In 1960, Claire is the perfect suburban housewifeshe knows how to have the perfect drink ready for her husband when he comes home from work, she is up on her current events, caters to her husband's every need, and she realizes how lucky she is to have married a true provider, ensuring a good future for her family. But a crisis in their neighborhood leaves Claire out-of-sorts, and leads her into the arms of another man. As the world readies for John F. Kennedy's inauguration as president, she finds herself pregnant and unsure what path her future should takeshould she do what is expected of her or should she follow her heart?
Years earlier, in 1919, Vivien Lowe is working as an obituary writer in California. She is able to perfectly capture the essence of those others have lost, and she knows people's grief all too well, as she lost her lover during the Great San Francisco Earthquake of 1906. Despite the years that have passed, she has remained convinced he's suffering from amnesia and is unable to get back home. When her closest childhood friend experiences a tragedy, Vivien must decide whether to continue searching for her lost love, or moving on with her life.
Ann Hood's newest novel, The Obituary Writer, tells both Vivien and Claire's stories, in alternating chapters. While their circumstances and challenges are different, the two women are more similar than they appear, and the connection between the two will ultimately help one move forward.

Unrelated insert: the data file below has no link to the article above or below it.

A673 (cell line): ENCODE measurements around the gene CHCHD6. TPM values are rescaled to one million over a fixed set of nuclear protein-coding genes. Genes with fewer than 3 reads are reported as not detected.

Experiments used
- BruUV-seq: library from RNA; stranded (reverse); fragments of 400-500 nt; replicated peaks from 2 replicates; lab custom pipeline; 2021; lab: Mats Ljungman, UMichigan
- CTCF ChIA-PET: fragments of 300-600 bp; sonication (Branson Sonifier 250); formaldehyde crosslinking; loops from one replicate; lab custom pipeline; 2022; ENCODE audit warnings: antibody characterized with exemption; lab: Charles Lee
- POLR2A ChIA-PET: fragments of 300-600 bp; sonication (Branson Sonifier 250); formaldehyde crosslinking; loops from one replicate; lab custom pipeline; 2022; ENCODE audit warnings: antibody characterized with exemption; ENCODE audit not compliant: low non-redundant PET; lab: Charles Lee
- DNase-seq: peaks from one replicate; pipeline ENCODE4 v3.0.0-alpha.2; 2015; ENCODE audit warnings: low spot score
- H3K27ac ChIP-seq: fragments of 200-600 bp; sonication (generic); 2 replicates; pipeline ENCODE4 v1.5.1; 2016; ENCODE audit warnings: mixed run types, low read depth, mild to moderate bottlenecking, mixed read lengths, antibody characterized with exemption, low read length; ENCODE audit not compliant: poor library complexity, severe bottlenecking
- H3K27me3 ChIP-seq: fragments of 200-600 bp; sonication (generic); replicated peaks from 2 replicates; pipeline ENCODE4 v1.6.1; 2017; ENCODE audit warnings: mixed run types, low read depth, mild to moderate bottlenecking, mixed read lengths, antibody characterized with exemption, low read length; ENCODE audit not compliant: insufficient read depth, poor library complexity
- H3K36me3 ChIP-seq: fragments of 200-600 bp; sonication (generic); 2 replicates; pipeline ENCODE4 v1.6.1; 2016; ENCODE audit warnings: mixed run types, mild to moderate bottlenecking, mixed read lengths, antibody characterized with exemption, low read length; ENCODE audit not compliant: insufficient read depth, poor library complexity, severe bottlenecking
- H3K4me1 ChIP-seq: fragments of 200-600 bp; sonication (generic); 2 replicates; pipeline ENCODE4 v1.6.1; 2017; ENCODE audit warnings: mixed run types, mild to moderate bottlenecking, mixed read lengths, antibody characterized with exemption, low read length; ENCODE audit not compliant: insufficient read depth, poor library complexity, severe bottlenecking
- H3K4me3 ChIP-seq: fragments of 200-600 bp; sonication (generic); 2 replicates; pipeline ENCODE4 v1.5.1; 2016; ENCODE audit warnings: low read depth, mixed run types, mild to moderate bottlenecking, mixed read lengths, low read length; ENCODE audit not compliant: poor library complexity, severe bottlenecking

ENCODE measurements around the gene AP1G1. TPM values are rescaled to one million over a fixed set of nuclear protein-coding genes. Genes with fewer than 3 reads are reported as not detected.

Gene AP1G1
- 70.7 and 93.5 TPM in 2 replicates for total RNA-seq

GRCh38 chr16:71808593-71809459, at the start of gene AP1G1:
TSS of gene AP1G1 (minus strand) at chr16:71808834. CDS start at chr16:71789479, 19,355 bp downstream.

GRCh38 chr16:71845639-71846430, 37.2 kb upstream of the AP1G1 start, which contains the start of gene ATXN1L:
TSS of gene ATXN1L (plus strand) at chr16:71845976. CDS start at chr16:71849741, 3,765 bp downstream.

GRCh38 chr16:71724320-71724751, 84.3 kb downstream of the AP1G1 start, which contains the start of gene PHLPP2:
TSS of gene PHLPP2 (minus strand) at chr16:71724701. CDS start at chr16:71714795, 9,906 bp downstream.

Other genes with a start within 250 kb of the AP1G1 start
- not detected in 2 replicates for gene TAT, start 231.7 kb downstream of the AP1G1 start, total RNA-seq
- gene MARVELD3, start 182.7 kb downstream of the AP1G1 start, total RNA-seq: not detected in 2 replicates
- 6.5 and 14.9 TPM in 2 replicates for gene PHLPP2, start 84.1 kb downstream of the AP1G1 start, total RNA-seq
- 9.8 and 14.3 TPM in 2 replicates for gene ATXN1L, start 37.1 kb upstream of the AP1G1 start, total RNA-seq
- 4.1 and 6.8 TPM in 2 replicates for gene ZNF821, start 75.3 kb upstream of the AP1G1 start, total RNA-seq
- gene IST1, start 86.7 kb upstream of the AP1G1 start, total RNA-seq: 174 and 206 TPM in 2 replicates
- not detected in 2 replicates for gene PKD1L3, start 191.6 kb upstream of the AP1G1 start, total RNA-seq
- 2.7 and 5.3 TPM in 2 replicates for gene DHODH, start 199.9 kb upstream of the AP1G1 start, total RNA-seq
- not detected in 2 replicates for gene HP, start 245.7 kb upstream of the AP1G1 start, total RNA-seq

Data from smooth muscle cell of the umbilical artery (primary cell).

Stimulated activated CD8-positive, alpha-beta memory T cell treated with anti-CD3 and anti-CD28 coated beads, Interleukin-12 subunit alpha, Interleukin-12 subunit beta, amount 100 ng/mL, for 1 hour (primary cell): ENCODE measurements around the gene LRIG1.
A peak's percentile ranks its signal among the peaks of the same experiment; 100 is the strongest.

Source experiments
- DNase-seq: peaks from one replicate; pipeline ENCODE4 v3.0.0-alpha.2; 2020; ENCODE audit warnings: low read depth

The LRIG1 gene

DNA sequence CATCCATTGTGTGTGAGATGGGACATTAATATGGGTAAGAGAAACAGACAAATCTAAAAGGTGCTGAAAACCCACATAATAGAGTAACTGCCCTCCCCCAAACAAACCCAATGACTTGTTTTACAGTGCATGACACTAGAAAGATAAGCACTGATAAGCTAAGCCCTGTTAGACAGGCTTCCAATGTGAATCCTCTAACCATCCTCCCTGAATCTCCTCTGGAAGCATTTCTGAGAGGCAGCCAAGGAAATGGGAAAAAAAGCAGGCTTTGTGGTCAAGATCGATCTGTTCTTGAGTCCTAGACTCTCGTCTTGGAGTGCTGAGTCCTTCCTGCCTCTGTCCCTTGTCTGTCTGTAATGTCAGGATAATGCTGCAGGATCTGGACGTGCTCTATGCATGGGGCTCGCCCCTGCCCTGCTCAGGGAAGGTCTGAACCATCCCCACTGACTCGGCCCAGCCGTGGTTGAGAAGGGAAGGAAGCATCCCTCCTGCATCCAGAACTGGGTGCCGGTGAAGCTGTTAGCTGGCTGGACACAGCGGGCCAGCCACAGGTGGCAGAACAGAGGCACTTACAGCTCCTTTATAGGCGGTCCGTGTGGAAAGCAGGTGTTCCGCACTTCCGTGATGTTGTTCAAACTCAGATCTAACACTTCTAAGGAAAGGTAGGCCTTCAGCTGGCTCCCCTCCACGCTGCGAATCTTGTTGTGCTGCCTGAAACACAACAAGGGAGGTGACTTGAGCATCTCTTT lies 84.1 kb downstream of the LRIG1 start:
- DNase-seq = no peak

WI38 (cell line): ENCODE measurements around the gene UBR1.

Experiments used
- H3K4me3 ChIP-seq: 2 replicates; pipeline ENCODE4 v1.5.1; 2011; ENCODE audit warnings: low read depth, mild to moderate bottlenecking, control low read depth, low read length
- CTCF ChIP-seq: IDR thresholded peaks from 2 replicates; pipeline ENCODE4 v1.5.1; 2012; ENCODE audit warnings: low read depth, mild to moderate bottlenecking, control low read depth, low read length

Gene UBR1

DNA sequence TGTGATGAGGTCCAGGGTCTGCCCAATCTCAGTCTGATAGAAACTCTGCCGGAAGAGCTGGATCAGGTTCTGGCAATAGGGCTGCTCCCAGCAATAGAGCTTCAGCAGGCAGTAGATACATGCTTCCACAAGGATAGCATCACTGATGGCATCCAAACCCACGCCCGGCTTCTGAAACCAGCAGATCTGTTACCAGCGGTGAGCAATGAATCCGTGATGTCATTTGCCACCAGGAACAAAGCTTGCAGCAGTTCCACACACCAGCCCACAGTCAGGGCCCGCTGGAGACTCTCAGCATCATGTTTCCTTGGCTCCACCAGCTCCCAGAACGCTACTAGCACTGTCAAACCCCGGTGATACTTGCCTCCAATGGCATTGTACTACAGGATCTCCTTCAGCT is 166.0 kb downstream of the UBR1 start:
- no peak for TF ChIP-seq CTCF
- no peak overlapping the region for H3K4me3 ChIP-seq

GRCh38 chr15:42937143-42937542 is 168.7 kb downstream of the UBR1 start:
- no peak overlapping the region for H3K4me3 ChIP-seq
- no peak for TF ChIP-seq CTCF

I really enjoyed this book, and read the majority of it in one day. While there isn't anything that is necessarily unique about either woman's story, Hood really captured the tone and the setting of each character really effectively, and I was hooked pretty quickly. The connection between the two women was fairly easy to figure out, but that didn't detract from the book's appeal, because Hood is an excellent storyteller. I found the ending a little ambiguous and would love to discuss the book with someone else who has read it to see if my interpretation and theirs were the same!
While the description of the book calls this "part literary mystery," I don't think that is accurate. What I do think it is, however, is a really well-told, well-written story worth reading.